Here is this week’s round-up of stories from around the Web featuring Cleveland Clinic experts that we know you won’t want to miss:
Cleveland Clinic is a non-profit academic medical center. Advertising on our site helps support our mission. We do not endorse non-Cleveland Clinic products or services. Policy
Binge-watching and weight gain
The 2014 World Cup is in full swing, and many of us are binge-watching at home. Sitting in front of the TV eating snacks non-stop for two or three hours a day could lead you to consume about 3,500 calories more per week — resulting in a weight gain of one pound per week. 10 Ways to Avoid Gaining Weight During the World Cup (univision.com).
With studies linking too much sodium to high blood pressure and higher risk of heart disease, stroke and kidney problems, the FDA announced this week it wants to limit the amount of salt Americans eat from processed foods. But conflicting reports from leading experts in recent years make the agency’s job tougher—and leave consumers wondering who’s right. FDA Wants to Limit Your Salt Intake. Is That a Good Thing? (TIME.com).
A gut feeling
Emerging research is linking the health of the gut — the entire digestive system, particularly the stomach, intestines and colon — to general wellness. The gut is swarming with about 100 trillion bacteria. These bacteria and the compounds they excrete can have positive and negative effects on your health. So you should avoid eating foods that foster the growth of bacteria that create unhealthy metabolites. 4 Habits for a Healthy Gut (CNN.com).
Smart eating as you age
As you get older, making good food choices isn’t just about keeping your waistline small – it’s also about keeping your brain healthy. The foods you eat, especially foods high in antioxidants, can help ward off dementia and improve your brain health. 6 Foods That Can Keep Your Brain Sharp (usnews.com).
Estimates are that at least half the people with multiple sclerosis (MS) use supplements, herbs and other remedies to help manage their condition. If you’re considering so-called natural remedies, talk with your doctor first. A handful of herbs may benefit MS, but hundreds more could be harmful or interfere with medication. If your doctor gives you the green light, here’s some complementary therapies to add to your MS treatment plan. 7 Natural Remedies Worth a Try for Multiple Sclerosis (EverydayHealth.com).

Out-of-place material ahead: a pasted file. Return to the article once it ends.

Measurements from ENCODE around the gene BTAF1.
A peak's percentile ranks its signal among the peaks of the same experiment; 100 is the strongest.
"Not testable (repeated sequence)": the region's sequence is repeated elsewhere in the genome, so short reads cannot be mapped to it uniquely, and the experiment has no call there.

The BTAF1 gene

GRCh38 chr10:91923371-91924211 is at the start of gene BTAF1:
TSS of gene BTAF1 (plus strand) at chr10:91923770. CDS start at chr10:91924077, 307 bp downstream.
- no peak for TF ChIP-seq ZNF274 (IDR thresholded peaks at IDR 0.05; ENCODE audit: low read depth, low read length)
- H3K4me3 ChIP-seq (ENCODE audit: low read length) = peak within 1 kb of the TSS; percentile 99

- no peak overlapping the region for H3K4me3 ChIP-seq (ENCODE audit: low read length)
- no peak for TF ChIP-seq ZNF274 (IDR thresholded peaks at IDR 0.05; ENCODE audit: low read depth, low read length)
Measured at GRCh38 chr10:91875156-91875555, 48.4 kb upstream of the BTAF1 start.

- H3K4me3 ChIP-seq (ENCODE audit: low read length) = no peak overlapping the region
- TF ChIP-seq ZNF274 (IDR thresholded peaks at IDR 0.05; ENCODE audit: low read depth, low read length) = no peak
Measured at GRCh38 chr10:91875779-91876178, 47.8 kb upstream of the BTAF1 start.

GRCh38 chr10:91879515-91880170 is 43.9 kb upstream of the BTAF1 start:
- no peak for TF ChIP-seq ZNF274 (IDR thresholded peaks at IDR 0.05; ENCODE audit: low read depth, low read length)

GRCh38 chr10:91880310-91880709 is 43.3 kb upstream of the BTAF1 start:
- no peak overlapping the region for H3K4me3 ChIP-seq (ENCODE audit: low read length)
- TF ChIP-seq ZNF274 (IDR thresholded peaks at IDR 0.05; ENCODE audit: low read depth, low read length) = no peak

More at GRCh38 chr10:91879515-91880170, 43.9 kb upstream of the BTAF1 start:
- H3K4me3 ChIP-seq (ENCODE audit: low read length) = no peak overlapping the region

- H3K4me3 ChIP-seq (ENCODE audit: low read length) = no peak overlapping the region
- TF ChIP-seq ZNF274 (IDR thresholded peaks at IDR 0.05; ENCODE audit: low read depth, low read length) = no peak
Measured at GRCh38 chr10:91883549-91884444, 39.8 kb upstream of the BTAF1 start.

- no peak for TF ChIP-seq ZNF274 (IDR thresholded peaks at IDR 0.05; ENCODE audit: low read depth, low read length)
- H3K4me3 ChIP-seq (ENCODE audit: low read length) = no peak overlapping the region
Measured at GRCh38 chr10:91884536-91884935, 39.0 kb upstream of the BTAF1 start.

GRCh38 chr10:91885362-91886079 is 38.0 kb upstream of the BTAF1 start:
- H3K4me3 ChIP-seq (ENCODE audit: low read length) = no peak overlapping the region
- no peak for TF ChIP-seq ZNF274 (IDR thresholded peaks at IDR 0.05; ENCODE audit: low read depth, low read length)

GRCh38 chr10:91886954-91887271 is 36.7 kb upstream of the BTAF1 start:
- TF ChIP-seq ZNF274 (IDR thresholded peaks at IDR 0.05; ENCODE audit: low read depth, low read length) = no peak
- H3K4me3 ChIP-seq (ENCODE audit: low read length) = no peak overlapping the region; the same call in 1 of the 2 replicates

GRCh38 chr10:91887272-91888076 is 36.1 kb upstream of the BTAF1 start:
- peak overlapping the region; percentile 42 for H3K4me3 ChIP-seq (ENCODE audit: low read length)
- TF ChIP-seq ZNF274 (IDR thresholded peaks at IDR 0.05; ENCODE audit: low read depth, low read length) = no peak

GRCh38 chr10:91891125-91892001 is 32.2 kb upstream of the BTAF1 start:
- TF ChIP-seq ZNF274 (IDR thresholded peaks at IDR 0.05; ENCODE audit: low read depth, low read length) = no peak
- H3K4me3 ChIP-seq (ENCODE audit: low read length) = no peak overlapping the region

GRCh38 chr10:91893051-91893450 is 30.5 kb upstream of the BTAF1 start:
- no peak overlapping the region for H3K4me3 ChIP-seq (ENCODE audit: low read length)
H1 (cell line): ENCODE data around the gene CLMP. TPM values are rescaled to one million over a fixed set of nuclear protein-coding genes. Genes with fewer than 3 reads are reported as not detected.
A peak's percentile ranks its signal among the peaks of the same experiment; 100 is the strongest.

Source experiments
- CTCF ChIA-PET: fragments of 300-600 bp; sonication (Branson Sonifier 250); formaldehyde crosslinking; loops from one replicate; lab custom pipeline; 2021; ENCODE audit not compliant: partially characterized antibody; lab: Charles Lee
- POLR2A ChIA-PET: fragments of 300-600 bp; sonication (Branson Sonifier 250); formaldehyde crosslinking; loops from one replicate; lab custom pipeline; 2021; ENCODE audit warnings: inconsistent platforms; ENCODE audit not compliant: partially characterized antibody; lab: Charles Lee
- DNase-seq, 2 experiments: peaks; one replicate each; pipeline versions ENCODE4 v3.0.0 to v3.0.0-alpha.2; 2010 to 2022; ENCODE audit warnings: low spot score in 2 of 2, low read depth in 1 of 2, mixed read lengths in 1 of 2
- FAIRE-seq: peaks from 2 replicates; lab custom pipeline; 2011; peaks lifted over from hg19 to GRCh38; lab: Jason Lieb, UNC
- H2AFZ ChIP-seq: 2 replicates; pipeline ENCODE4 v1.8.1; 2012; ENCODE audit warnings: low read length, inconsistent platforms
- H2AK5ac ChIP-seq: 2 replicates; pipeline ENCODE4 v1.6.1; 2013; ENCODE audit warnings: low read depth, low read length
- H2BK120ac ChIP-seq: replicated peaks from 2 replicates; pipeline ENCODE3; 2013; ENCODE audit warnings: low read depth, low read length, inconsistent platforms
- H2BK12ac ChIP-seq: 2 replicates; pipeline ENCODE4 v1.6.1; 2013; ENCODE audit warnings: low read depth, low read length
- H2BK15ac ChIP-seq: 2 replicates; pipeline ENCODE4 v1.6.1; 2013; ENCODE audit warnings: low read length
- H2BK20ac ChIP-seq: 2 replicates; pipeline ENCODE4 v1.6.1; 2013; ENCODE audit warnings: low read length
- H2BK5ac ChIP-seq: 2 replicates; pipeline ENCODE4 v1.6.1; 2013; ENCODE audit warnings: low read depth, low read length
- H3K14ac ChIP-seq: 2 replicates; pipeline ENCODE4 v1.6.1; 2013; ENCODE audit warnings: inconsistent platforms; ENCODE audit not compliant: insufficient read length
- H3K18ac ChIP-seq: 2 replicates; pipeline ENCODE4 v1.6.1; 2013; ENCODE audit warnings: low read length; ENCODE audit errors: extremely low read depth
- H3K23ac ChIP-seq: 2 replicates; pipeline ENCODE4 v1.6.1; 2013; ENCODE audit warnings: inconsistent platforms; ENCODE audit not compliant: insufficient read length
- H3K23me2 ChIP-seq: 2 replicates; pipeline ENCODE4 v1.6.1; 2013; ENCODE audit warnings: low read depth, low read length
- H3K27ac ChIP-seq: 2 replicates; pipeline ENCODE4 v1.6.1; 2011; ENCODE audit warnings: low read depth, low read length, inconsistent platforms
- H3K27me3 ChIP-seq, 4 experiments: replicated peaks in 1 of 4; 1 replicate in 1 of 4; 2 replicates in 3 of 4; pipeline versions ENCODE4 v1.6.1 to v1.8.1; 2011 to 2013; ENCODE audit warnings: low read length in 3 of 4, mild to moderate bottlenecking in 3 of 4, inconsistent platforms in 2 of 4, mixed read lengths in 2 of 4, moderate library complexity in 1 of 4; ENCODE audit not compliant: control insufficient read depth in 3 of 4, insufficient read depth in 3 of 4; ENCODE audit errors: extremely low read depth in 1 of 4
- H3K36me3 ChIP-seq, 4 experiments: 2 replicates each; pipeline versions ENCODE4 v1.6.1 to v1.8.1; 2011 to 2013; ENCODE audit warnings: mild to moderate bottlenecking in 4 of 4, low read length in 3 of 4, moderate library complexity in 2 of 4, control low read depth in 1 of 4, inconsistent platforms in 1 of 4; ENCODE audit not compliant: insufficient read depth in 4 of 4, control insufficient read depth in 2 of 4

Coconut water craze
Coconut water has taken over the shelves of grocery stores in the past few years, and nutritionists say some of the hype is deserved. The drink comes from young, green coconuts, and is rich in potassium and antioxidants. And, compared with sodas or even sports drinks, coconut water is relatively low in calories and sugar. However, the product should not replace water as the main source of hydration. Why Coconut Water Could Replace Your Sports Drink (livescience.com).
Many consumers believe that products labeled “natural” are better and healthier than others, a new survey shows. The Food and Drug Administration doesn’t object to the word as long the product has no artificial or synthetic ingredients. Consumer Reports is launching a campaign to ban the term, claiming it confuses and misleads shoppers. What Does “Natural” Really Mean on Food Labels? (CBSNews.com).
More children less likely
Couples with an autistic child are about one-third less likely to choose to have more kids, compared with parents who do not have an affected child, a new study says. The researchers say this is the result of a conscious decision not to have more children. Reproductive rates of parents of an autistic child were not affected until the child started showing symptoms of the disorder. Parents of Autistic Children Less Likely to Have More Kids (CBSNews.com).